What are you going to fight for?


What are you going to fight for?

Mike Tyson was a ferocious fighter.

He worked hard at it.

He used to run at 4am in the morning.

No one wants to get up and run when it’s dark.

A reporter asked Mike, ‘Why are you running so early?’

Mike replied confidently, ‘Because I know that while I train my opponent is still sleeping.’

It gave him an edge.

A lot like it did for the toughest middleweight champion of all time, Marvelous Marvin Hagler.

The undisputed champion of the late 70s and the 80s.

His training routines were brutal.

Holed up in vacated Cape Cod motels during the bitterly cold winter months, he’d hit the road.

But he eschewed running shoes, as that made it too easy; too soft.

So he’d run in heavy army boots; backwards.

Both fighters knew that graft and sacrifice were a necessary part of the process.

Fighting is something we can easily forget about in our cosy offices and studios.

We love a good life hack as much as the next person: a super-smart shortcut to doing more, by doing less.

But sometimes there’s no substitute for that extra fight.

Graft, persistence, resilience.

Tyson and Hagler were physically brilliant fighters, but they also had an inner fight that turned them from good to great.

Because they both had a clear goal to be the champion of the world.

And second place in boxing is nowhere; you’re the loser.

Having an idea of the bigger mission of your company or brand is a powerful source of inspiration for everybody who works in it, or on it.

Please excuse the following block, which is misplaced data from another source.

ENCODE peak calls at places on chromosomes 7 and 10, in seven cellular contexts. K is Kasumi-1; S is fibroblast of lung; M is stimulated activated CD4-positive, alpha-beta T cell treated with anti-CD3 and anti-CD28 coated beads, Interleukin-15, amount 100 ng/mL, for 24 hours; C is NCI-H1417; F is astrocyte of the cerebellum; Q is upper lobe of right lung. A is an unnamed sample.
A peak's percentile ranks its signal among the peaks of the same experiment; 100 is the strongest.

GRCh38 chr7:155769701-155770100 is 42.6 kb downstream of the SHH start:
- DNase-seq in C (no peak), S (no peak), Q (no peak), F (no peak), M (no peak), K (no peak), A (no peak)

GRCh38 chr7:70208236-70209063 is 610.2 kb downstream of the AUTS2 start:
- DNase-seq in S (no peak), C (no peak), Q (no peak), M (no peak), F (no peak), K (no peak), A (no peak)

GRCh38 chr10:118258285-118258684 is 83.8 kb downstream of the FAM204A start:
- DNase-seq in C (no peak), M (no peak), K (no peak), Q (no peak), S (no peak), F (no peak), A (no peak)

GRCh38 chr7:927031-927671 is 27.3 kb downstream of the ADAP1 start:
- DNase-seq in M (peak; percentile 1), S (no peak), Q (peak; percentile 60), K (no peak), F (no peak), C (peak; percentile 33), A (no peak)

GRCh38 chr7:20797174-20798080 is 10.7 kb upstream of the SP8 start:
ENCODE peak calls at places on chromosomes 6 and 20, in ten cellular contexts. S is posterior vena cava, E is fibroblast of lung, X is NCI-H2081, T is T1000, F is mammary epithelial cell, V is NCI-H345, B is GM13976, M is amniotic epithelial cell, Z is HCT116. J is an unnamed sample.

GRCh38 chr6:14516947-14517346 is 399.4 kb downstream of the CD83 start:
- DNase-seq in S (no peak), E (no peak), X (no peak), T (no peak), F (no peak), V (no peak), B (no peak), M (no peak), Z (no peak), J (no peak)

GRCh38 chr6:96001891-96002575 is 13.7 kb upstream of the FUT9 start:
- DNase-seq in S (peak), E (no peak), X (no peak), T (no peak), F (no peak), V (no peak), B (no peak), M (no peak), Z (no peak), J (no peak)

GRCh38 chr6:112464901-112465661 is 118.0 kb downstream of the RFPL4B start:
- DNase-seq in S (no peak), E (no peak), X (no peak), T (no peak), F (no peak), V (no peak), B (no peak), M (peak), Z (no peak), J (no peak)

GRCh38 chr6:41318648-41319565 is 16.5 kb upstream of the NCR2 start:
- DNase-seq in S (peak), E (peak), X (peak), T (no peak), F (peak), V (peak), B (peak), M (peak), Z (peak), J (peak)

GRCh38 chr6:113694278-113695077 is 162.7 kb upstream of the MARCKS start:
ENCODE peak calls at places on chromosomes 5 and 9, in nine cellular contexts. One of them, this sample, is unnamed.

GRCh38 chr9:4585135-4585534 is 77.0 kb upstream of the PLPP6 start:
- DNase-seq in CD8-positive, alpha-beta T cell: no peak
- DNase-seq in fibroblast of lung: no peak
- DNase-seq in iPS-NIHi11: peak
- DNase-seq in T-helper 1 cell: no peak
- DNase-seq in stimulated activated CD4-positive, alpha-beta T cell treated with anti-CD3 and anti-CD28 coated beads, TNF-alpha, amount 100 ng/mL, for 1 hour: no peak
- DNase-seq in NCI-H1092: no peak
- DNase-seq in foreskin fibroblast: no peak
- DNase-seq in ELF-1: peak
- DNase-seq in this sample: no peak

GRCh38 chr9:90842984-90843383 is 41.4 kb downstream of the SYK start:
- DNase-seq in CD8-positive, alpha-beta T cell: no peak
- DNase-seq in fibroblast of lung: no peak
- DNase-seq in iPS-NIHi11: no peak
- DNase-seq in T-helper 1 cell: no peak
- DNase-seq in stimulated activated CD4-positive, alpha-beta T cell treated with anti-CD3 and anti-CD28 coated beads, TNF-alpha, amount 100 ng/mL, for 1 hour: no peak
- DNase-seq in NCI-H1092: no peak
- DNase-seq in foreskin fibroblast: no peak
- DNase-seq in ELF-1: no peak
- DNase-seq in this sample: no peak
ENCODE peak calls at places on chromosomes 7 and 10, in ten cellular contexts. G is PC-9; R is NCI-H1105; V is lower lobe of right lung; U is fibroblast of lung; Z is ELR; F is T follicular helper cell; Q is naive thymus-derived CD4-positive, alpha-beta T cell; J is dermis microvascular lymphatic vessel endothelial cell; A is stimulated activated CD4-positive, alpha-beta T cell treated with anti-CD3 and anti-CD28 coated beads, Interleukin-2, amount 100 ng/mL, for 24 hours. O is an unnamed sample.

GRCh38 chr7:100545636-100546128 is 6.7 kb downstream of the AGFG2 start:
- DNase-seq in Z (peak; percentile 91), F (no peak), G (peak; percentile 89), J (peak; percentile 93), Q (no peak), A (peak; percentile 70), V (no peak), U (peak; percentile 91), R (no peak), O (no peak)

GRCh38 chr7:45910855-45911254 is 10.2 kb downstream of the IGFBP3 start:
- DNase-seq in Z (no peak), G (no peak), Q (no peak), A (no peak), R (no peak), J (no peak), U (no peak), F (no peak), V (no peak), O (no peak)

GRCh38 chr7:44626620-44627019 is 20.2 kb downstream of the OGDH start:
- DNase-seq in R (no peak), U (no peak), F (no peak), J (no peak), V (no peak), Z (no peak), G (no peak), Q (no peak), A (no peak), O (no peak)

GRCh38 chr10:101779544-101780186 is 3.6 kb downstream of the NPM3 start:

It gives something that goes beyond purely financial and functional goals.

Working on a brand mission requires dedication, hard work and sacrifice.

It requires wrestling with some challenging questions.

What do you want to fight for?

What would you protest against?

What are the core values, principles and beliefs that guide you?

What are you deeply passionate about?

What can you be the best at in the world?

The right vision, mission, purpose, positioning or ambition – it doesn't matter which – can light a fire in people’s bellies.

Forget verbose and meaningless mission statements; champion compelling clarity.

Something easy to grab hold of and capable of genuinely moving people, stimulating progress and momentum.

Creating a sense of team spirit and shared beliefs and giving people a unifying finish line.

And when people have a clear picture of where they’re heading they’re more likely to pit their wits, wisdom and will against the challenges that they meet en route.

As Muhammad Ali once said, ‘Champions have to have last-minute stamina. They must have the skill and the will. But the will must be stronger than the skill.’

Are your people ready for the fight?

— DB